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Gold: Status and Glory at the Moretti Gallery in London

A new exhibition in London, Gold: Status and Glory, examines the highly prized material through paintings by Italian Old Masters and Giovanni Corvaja's jewels.

30 April 2013

You don't need me to tell you that gold has been always been the metal entrusted to convey the most profound, powerful and divine messages. The metal of kings, born of the sun and infused with luminous power, the symbolism and enduring allure of gold is examined in a new exhibition in London.

"Gold: Status and Glory, Masterpieces from the Middle Ages and Today" at Moretti Fine Art in London is a fascinating proposal. The Mayfair gallery brings together in one space both 14th and 15th century Italian gold-ground devotional paintings and, most unexpectedly, Giovanni Corvaja's contemporary gold creations. Fabrizio Moretti explains: "As a gallery specialising in Italian Old Masters, we are constantly confronted with the magnificence of gold. This exhibition is an opportunity to examine this highly prized material in the contexts of decoration, devotion and drama."

Giovanni Corvaja, who works from Todi in Umbria, Italy, is represented by Adrian Sassoon in the UK. Corvaja's groundbreaking jewellery has been shown in public collections around the world, such is the respect that this magician of gold has garnered. Eminent jewellery historian Geoffrey Munn OBE describes Corvaja's work as "examples of miraculous contemporary craftsmanship and art". Corvaja, Munn tells us, has broken all bounds in developing skills and techniques that allow him to draw gold into threads hardly thicker than a spider's web.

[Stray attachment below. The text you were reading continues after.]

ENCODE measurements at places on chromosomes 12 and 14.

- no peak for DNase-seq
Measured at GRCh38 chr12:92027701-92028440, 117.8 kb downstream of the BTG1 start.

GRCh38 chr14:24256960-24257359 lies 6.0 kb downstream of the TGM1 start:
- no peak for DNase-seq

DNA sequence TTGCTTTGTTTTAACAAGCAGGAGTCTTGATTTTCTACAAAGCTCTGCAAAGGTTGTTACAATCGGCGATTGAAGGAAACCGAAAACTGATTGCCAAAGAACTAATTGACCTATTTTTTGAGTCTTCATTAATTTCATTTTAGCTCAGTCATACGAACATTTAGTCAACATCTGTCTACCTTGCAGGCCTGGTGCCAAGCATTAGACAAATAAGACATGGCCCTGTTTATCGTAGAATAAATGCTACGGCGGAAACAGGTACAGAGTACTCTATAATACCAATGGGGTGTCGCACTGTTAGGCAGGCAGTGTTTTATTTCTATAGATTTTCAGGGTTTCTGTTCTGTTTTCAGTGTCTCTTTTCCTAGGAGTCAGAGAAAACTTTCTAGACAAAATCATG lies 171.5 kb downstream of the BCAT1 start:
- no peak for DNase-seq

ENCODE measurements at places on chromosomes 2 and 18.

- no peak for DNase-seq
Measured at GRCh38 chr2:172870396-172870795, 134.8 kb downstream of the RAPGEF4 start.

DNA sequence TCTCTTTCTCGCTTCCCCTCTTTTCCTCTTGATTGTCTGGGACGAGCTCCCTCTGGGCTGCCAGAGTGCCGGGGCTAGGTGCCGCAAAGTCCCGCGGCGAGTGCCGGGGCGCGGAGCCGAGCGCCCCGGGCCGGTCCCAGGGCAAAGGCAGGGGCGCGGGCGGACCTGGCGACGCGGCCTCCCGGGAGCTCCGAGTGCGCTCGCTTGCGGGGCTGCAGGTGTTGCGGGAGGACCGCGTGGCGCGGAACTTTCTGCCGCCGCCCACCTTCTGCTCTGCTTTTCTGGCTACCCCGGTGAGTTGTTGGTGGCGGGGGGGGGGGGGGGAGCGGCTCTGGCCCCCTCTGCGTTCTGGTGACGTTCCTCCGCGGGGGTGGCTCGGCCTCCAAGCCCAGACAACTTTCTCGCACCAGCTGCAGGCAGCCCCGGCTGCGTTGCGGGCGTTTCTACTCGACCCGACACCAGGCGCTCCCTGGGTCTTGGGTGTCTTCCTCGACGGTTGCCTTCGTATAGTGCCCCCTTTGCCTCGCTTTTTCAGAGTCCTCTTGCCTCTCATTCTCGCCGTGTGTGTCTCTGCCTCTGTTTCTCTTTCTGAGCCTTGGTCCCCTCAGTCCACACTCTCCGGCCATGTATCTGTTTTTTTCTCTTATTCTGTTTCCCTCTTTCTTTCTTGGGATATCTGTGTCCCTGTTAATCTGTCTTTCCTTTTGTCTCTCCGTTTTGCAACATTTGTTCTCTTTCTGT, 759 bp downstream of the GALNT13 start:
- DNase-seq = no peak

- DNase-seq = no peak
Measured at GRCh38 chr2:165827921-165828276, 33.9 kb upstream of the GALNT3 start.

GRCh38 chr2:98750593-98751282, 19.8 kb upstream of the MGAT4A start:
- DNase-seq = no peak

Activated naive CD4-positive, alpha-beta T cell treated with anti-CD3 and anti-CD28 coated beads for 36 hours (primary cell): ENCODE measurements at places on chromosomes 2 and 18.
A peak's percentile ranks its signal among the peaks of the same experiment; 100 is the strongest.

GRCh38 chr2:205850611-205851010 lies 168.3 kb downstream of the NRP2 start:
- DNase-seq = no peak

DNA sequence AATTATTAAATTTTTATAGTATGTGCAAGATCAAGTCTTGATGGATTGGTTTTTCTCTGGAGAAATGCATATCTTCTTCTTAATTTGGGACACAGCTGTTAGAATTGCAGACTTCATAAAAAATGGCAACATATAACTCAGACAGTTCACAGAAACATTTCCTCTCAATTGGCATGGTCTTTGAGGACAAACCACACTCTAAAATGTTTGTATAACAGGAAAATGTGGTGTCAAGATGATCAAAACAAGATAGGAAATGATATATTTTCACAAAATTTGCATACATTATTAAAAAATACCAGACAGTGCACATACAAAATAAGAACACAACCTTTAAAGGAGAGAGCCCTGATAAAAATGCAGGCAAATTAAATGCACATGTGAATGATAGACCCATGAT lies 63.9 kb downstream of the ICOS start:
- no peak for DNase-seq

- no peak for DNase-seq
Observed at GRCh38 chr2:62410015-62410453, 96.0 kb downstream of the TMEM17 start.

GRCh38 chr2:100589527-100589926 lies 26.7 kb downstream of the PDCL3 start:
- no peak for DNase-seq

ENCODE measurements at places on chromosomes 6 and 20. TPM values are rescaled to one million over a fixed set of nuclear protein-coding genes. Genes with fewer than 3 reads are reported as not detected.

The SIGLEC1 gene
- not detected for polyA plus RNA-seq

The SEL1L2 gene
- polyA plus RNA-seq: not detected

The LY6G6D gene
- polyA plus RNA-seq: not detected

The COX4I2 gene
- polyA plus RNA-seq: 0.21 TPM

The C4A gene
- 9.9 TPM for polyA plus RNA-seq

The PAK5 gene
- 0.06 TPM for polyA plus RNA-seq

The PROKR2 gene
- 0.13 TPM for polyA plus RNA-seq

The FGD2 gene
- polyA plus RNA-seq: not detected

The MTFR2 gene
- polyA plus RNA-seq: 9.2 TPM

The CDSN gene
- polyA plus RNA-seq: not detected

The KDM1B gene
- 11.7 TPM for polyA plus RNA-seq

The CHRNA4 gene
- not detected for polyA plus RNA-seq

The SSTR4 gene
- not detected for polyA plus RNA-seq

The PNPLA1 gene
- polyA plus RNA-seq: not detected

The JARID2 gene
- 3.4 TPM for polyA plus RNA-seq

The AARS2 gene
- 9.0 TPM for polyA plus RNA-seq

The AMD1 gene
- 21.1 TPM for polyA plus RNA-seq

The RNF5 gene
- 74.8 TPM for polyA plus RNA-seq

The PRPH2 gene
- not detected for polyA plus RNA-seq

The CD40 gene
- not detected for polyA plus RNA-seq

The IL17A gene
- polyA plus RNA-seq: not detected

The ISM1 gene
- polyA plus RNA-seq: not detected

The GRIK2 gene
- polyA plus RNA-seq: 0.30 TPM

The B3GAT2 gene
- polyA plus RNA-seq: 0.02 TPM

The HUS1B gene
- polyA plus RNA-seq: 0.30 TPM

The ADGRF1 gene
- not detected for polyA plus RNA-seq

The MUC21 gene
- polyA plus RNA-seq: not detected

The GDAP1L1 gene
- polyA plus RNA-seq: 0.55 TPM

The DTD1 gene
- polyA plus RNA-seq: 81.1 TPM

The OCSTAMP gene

The 15 pieces by Corvaja on show include a Golden Fleece brooch that refers back to the ancient tradition of gathering gold in streams by trapping it in lanolin-soaked fleeces staked to riverbeds. Inspired by the idea of a golden fleece drying in the sun, Corvaja makes gold look like fur through thousands of gold wires. The Golden Fleece headpiece, made from five single strands of gold totalling 200km of gold wire, takes the idea even further. Surrounding these almost miraculous creations are the Italian paintings, decorated with gold and depicting holy scenes, that gave the illusion of solid panels of gold.

From secular to sacred, this exhibition is a provocative and inspiring way to remind us of the timeless appeal and symbolism of gold.

The exhibition runs from 2-31 May 2013 at Moretti Fine Art, 2a-6 Ryder Street, St James's, London, SW1. 


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